There are certain obscure pieces of technology (although I guess we would hardly call them “technology” in this day and age) that I find myself inexplicably drawn to. One of them is the typewriter. The other is the record player.
I have a typewriter. It sits on my desk, right next to my computer. It was my father’s when he was in college. It is a light-blue Smith-Corona. It’s as heavy as a sack of bricks, and, as my fellow columnist Brian Bayer can attest to, it takes a special amount of skill to type anything on it.
I guess it’s pretty pointless for me to have a typewriter with me. It’s not like I’m going to type a five-page essay on it or anything. Heck, I can barely type one page without my forefingers going numb and my ears starting to ring from the pounding of the keys.
But there’s something nice about the “ding” and the “zing” of the carriage return. And for some reason, type-written letters just look nicer to me than the ones typed on a computer. They seem more real. You get to watch them actually get pounded onto the page. They don’t just come from some connection of sensors and wires and whatnot (I have no idea how a computer keyboard sends the signals from the keys to the screen).
And there’s something super fulfilling about a typewriter, even more so than writing. If you’re writing something, at least if you’re writing something in pencil, you can always go back and erase your mistakes. And even if you’re writing in pen, you can do the unprofessional cross-out. If you’re typing on a typewriter and you go a sentence or more without messing up, you stop and say a quick prayer to the typewriter gods, because there is nothing worse than having to go back and correct a mistake made while typing on a typewriter.
Of course, I only use my typewriter to tap out trivial things, and so I typically ignore mistakes, since no one is ever going to read what I type, besides myself; and I know what I meant.
I don’t know why I brought the thing to school with me. I guess you could say that I feel like it connects me to writers of the past. For years, writers put ink to page via the typewriter. I feel like when I’m using it, I’m channeling a little (a very little, mind you) of their writing spirit. Since the Jesuits are big on solidarity, I figure I’m just doing my part. I’m in solidarity with the writers of days gone by.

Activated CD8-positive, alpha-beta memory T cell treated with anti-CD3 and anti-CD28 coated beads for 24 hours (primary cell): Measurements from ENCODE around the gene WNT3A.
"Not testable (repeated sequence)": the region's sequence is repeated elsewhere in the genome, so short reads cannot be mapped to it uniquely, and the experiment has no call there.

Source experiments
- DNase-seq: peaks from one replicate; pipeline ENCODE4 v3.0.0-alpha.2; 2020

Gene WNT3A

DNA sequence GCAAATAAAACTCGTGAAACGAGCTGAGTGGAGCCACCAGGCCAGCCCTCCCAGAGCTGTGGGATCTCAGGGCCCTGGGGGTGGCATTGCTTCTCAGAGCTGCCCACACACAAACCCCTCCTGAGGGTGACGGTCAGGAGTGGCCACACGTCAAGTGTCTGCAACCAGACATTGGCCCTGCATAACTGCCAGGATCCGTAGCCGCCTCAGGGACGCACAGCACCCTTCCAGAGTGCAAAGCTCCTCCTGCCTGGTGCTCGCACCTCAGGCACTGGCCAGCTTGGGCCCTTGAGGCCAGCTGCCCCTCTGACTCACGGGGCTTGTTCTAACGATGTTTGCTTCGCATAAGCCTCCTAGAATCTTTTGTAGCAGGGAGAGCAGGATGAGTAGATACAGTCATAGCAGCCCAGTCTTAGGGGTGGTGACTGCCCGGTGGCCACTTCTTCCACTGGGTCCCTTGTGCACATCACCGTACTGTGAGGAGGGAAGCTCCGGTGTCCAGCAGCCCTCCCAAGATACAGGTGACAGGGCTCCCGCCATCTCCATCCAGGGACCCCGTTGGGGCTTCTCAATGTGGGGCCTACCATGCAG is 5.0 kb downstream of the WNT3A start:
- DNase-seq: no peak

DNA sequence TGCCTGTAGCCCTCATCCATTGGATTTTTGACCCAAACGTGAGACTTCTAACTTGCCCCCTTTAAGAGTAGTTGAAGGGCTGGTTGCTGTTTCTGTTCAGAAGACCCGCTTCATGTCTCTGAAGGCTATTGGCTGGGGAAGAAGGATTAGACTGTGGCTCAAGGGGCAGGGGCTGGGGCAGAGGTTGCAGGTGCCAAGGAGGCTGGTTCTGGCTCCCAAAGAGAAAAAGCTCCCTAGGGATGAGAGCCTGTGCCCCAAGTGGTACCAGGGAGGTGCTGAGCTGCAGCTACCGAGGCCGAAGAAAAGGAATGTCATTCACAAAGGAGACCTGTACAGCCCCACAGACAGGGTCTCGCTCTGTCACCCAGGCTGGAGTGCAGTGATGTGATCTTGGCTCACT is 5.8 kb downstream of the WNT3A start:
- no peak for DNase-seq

The second item of nostalgia is my father’s record player. We’ve had it for as long as I can remember, although I don’t ever recall him using it for playing his vinyls until I was at least in eighth grade. It’s not that he didn’t; I just didn’t appreciate it, so it wasn’t something he shared with me. I was young; what did I know? I wasn’t yet old enough to appreciate summer nights on the porch, listening to David Bowie, Creedence Clearwater Revival and The Rolling Stones.
But as I’ve grown, I’ve become more of a music lover; and as a music lover, I seek the audio experience in its purest form. To me, the vinyl album played on a quality record player is second only to being directly in studio with the band while they’re recording (or experiencing them live, if it happens to be a live album).
If you’ve ever listened to an album on vinyl, I think you’ll know what I mean. There’s something about the sound that’s just more pure, more full. They layers of the music are more distinguished. The sound is more multidimensional and the richness of the music is more apparent.
Listening to a CD for a while was okay. The sound wasn’t too horrible. I can even tolerate listening to music on my computer; but that’s only because when I’m at school, that’s really my only option.
As a society, we are constantly producing new technologies that make our lives easier. A computer is more practical for typing than a typewriter. You don’t have to work as hard, it’s easier to correct your mistakes, all-in-all it’s much more efficient.
The same goes for a record player. When we realized that we could produce a way of listening to music that didn’t require the album to be spread across three different vinyls and that didn’t require the listener to get up and flip the album every four songs (although some nice record players would do that for you) we jumped at the opportunity to make our lives easier.
Yes, newer technology makes our lives easier, but is it that much better? Sure, it’s efficient and high end, but it costs a lot, and, should it break, it’s expensive to fix. And if we’re sacrificing quality for efficiency, I think we need to take a hard look at ourselves as human beings. Because what if the same goes for us? Are we more efficient? Are we lower quality? Does technology make us lazy? I don’t have the answer, but it’s something to think about.